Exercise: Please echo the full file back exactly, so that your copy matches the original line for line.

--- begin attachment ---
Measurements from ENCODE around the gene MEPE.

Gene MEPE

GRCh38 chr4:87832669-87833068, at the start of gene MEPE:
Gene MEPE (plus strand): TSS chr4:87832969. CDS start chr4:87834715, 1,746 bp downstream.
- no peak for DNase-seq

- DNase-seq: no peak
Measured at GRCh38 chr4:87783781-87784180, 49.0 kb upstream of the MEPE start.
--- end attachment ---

Measurements from ENCODE around the gene MEPE.

Gene MEPE

GRCh38 chr4:87832669-87833068, at the start of gene MEPE:
Gene MEPE (plus strand): TSS chr4:87832969. CDS start chr4:87834715, 1,746 bp downstream.
- no peak for DNase-seq

- DNase-seq: no peak
Measured at GRCh38 chr4:87783781-87784180, 49.0 kb upstream of the MEPE start.